For a third of us hearing him or her murmur "I love you" every day is worth the price of admission. On the other hand, a third find their partners' propensity to not listen to be most infuriating. And 18 percent of women and 13 percent of men hate their partners' cooking. Fifty-seven percent of us say having a resident best friend is the nicest part of being married. Four percent take a less chivalrous — or more practical — stance, claiming they can get sex whenever they want.
WHAT'S THE NICEST PART OF MARRIED SEX?
Its intimacy, say 58 percent of men and women. Another 22 percent claim that marriage has freed them of inhibitions, making their sex hot and explosive. Twelve percent are enraptured by the coziness.
DO YOU ALWAYS CONSULT WITH YOUR SPOUSE BEFORE BUYING SOMETHING BIG?
"Big" is the operative word here. For the most part, couples say they seek consensus on purchases that cost an average of $134. But 62 percent buy their own clothes without consulting their S.O. regardless of the price and just over half purchase jewelry for themselves without prior (or subsequent) approval.
WHO IS MOST LIKELY TO INITIATE A "RELATIONSHIP" DISCUSSION?
Eighty-three percent of women say they are the ones most likely to begin the discussion that starts with "Let's talk about us ..." Only 57 percent of men, though, agree that it's the women who speak first.
WHAT DO YOU MOST WANT FROM YOUR WIFE THAT YOU'RE NOT GETTING?
We know that women want to be listened to, but what men want has always been something of a mystery. Mystery solved: 38 percent of men want their women to show them more affection and 30 percent want their spouses to be more open spiritually. Twenty-six percent of men and women wish their partners would ask them more about themselves and their day.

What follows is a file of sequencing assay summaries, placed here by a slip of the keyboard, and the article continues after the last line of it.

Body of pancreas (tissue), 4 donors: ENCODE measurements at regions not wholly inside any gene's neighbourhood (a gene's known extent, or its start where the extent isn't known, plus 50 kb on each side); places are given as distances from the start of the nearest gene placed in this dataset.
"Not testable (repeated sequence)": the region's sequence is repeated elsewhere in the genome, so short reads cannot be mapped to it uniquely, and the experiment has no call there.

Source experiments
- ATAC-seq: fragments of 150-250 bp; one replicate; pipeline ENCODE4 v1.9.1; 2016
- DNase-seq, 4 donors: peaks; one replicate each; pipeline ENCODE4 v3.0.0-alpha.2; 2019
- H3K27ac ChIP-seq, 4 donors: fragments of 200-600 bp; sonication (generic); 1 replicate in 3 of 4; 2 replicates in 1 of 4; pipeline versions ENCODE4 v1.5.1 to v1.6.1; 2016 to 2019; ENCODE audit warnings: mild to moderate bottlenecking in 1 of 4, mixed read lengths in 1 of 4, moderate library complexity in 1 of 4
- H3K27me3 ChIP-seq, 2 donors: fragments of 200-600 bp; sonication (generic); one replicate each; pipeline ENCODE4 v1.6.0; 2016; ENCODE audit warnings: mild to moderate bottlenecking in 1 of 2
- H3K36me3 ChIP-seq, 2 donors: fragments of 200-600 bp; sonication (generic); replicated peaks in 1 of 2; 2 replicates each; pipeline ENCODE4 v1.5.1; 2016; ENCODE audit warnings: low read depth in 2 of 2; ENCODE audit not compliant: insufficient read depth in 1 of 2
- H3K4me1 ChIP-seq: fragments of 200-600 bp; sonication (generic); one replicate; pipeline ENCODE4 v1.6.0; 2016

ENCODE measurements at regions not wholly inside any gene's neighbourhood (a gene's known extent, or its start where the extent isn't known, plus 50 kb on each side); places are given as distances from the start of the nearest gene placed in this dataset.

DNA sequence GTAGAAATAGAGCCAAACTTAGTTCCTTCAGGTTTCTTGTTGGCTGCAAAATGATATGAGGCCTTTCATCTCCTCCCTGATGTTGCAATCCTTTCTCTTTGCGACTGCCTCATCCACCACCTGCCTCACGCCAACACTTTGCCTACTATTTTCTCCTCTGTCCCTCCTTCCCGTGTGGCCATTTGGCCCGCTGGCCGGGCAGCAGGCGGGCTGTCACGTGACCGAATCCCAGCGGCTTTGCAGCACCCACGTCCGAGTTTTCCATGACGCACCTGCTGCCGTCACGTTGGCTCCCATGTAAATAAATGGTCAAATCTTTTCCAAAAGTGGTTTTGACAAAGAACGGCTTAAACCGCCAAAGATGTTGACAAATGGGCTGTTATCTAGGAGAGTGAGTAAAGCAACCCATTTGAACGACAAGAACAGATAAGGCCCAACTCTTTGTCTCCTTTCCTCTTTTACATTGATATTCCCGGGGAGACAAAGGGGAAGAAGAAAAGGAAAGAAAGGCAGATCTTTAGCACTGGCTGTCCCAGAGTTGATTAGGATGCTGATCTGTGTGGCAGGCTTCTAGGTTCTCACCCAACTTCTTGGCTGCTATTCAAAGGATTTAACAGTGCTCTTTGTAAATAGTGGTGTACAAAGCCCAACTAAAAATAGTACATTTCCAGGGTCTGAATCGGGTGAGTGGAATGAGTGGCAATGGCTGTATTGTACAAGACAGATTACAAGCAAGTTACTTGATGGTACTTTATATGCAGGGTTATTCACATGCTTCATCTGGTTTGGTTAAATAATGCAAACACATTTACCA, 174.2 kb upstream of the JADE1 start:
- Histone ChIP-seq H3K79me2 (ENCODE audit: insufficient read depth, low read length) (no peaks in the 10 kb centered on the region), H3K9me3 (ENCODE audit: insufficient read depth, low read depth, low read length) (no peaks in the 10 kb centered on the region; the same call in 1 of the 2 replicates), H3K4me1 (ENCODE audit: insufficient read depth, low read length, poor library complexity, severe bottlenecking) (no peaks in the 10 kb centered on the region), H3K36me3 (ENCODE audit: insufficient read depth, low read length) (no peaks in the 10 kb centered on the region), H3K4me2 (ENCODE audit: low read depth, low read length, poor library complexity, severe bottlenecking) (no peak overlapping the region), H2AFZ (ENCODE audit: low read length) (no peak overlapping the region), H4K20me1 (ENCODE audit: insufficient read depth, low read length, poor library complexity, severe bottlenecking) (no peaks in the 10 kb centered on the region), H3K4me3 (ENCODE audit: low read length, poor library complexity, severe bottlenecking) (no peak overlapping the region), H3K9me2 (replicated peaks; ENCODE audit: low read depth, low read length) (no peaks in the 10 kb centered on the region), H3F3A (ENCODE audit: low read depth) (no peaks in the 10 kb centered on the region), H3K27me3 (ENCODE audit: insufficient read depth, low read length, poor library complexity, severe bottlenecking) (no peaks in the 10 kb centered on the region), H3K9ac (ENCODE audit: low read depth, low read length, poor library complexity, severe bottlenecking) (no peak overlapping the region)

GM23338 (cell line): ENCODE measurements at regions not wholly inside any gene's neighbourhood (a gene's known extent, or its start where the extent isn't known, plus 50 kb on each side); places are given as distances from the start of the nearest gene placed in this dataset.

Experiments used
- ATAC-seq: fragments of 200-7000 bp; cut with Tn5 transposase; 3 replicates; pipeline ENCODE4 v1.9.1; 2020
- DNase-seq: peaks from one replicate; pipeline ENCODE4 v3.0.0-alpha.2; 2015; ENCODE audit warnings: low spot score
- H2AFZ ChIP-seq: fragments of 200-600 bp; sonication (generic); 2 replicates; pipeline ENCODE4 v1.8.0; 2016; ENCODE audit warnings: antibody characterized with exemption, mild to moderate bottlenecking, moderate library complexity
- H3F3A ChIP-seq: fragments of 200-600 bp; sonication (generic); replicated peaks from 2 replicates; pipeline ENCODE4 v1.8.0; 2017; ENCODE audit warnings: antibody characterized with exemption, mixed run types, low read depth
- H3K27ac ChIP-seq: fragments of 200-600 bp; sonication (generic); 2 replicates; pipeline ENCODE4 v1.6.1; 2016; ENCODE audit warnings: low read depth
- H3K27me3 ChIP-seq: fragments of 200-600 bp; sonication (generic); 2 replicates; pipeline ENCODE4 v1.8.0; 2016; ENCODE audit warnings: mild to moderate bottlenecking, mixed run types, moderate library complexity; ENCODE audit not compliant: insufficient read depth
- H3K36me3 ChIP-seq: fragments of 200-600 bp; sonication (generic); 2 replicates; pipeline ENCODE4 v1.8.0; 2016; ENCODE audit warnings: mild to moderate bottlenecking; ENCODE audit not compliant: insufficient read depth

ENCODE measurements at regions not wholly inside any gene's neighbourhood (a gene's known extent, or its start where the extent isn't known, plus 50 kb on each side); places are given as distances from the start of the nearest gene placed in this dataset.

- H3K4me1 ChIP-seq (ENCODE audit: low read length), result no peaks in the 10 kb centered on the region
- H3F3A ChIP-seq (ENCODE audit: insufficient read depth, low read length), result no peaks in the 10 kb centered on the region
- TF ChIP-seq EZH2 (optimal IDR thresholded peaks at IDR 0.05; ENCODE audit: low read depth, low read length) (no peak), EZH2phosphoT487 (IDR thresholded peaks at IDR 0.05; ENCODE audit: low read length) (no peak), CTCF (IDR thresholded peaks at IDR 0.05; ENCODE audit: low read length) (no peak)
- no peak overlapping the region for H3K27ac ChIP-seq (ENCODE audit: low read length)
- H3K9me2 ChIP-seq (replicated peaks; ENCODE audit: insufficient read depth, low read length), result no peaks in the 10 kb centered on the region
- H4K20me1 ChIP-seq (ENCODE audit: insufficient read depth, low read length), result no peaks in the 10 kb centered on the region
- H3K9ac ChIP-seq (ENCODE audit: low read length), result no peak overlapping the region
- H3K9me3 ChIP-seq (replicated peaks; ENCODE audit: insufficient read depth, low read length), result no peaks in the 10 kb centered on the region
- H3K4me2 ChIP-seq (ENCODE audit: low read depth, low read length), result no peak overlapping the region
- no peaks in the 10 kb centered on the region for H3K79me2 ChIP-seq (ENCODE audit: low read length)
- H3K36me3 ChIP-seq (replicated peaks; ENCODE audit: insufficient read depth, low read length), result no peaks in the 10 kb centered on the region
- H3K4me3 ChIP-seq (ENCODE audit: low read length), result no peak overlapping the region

HAVE YOU EVER WISHED TO WAKE UP IN THE MORNING AND SUDDENLY BE SINGLE?
A third of women said they thought about getting the whole bed for themselves, while just one in four suppose their husbands had ever considered seeking a divorce. Almost four out of every five couples who have been miserable at one point in their marriage but didn't follow through on their impulses to divorce found themselves happy five years later after sticking it out. Researchers have dubbed this the "marital endurance ethic."
HOW OFTEN DO YOU AND YOUR PARTNER FIGHT?
First let's define terms: an argument is not a fight. A fight is when you call in the artillery and aim to flatten your partner emotionally. This, it seems, we're not doing all that much. Sixty-two percent of women and 43 percent of men say they hardly ever go at it with each other and 22 percent of men and 16 percent of women say they do so perhaps once a month. One in five men and 15 percent of women guestimate that they brawl once a week and 15 percent of men and 6 percent of women say they wrangle more often. Then again, some researchers suggest that bickering may actually be the key to marital bliss and preferable to sweeping problems under the rug.
Excerpted from Are You Normal About Sex, Love, and Relationships? by Bernice Kanner. Copyright © 2004 Bernice Kanner. Excerpted by permission of St. Martin's Press.